• November 26 down the years

Bernie utterly misses the points

What happened on this day in Formula One history
Bernie Ecclestone's medals for podium places idea never took off © Getty Images
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Bernie Ecclestone unveiled proposals to revamp the points system by awarding gold, silver and bronze medals for the podium places. "It's going to happen," he told a press conference in London. "All the teams are happy. The whole reason for this is I am fed up with people talking about there being no overtaking. The reason there is no overtaking is nothing to do with the circuits or the cars - it's because the drivers don't need to overtake." But for once he had not done his homework. Eddie Jordan said Ecclestone was "tinkering with something on which he has lost the understanding" and that was the view of the teams who kicked the idea firmly into touch. Had the scheme been in place then Lewis Hamilton and not Kimi Raikkonen would have been the 2007 champion.

Desire Wilson, born in Johannesburg on this day, remains the only woman to have won an F1 race of any kind when she was victorious at Brands Hatch in the short-lived British Aurora F1 series in 1980. The daughter of a South African motorbike champion, she drove once in the Formula One World Championship, failing to qualify at the 1980 British Grand Prix. On what she recalled was "most disappointing weekend of my life" she was given a dreadful car to drive, describing the whole event as a "a con". A year later she drove a Tyrell in the South African Grand Prix climbing through the field from last off the grid to ninth before she spun off. Although this was deemed a championship race at the time, a few weeks later it was downgraded because of the political situation in the country.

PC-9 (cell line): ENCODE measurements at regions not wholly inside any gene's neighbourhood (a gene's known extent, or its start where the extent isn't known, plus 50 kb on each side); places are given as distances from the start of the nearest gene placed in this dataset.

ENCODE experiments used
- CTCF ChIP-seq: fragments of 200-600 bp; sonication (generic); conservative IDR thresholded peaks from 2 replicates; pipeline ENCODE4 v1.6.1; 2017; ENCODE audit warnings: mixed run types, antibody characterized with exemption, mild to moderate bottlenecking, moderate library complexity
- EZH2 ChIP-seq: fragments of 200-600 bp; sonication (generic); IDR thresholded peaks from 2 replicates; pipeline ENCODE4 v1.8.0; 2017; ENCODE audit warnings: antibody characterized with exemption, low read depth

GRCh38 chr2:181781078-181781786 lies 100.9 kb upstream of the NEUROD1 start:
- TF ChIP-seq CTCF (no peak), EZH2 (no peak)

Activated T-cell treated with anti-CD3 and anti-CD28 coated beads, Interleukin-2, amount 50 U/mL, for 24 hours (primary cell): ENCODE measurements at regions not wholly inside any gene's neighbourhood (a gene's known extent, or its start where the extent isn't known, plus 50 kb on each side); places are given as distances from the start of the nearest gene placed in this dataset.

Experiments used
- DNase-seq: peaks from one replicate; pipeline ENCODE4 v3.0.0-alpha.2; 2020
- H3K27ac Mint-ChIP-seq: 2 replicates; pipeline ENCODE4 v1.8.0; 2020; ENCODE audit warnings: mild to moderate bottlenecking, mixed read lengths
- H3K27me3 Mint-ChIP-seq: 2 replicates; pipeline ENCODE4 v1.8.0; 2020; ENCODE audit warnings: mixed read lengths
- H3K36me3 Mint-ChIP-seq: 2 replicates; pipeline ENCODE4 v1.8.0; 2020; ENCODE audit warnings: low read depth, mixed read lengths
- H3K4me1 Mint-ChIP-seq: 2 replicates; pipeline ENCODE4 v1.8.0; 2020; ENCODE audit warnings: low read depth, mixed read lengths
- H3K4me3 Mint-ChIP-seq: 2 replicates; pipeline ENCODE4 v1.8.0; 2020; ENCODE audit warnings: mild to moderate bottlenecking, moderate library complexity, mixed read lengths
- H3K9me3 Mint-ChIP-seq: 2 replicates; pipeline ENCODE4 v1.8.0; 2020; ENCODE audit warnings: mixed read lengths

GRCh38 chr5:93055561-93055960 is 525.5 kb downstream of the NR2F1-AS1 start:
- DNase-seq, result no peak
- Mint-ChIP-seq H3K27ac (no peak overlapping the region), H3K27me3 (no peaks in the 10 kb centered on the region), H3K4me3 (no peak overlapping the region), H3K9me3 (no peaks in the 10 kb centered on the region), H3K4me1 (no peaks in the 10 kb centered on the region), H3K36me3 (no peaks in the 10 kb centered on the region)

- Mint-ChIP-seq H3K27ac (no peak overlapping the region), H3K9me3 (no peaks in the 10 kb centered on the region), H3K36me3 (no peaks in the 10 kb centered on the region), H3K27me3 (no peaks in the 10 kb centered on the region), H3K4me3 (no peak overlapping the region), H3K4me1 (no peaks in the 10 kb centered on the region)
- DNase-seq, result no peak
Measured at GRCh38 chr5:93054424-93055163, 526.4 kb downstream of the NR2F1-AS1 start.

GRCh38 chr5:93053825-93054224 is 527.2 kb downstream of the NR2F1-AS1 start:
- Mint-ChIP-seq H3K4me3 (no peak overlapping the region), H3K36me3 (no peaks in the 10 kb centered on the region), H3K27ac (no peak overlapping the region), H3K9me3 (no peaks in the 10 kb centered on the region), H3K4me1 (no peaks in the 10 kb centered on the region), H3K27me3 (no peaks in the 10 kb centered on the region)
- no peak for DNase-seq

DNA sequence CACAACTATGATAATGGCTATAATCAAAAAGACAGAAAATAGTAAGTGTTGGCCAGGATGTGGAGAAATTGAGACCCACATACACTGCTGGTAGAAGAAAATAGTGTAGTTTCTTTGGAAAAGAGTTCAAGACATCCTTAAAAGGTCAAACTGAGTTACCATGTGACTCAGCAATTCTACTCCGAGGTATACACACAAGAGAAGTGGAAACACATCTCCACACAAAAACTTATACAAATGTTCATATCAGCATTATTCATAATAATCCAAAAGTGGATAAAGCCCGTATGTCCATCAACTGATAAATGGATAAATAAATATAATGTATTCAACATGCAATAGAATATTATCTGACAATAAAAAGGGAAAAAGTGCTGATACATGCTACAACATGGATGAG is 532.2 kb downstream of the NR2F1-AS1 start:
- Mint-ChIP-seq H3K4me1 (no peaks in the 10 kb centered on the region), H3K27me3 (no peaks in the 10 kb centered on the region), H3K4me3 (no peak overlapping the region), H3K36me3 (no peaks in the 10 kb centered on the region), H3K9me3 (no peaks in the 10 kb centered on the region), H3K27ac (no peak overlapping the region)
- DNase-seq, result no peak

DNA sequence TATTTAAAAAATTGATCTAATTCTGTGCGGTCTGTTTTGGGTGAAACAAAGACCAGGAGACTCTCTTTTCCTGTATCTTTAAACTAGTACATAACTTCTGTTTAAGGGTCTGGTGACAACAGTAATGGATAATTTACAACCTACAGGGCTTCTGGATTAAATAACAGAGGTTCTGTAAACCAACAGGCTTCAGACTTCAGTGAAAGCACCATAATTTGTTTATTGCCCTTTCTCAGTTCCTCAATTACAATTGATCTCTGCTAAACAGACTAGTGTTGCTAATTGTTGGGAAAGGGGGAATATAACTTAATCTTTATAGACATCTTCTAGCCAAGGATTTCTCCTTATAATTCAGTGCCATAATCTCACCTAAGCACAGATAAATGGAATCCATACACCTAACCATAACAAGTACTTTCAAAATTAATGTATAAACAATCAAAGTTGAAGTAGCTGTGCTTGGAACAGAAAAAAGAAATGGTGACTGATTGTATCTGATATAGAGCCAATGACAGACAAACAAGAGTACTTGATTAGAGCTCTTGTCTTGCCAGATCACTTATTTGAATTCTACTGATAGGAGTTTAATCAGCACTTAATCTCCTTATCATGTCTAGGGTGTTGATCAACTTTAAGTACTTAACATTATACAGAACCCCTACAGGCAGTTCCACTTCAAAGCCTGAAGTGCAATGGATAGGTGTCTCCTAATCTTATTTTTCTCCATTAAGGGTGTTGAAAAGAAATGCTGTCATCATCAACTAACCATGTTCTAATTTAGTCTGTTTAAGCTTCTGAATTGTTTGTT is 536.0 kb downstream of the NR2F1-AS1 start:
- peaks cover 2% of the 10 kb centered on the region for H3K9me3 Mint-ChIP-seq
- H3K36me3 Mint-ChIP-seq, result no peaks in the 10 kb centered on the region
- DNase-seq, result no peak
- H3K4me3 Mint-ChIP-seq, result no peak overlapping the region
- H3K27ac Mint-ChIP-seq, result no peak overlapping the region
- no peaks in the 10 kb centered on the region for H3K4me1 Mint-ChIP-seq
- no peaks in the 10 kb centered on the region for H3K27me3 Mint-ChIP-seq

Born on this day in what became East Germany, Edgar Barth entered five German Grands Prix over 11 seasons, with a best finish of sixth in 1958. He started on bikes, switched to Formula Two but had to defect to the west, which he did in 1957, to continue his career. Successful across varying formats, he was three times the European Hillclimb champion and also won the 1959 Targa Florio. He died of cancer nine months after his final F1 appearance in 1964. His son, Jürgen Barth, won the Le Mans 24-Hour in 1977.

Niki Lauda was asked to stand aside as team principal of Jaguar by Richard Parry-Jones, the head of the Formula One programme for Ford, which owned the team. "Honestly, the decision did surprise me," Lauda, who was the fourth boss in a little over two years, said. "But what you've got to know is that Britons do have their unique way of solving problems. They saw away at the legs of the chair."

Louis Wagner driving a Fiat won the inaugural American Grand Prize on a road track at Savannah, Georgia, finishing less than a minute ahead of Victor Hemery in a Benz. Wagner averaged 65.111mph although Ralph de palma set the lap record at 69.80mph.

The FIA approved flame-proof clothing, a move considered long overdue given the high number of injuries and fatalities in the sport. The Avon tire company were at the forefront of the developments, although the initial garments only worked if they were kept dry, so in rain or if washed they had to be treated again to be effective.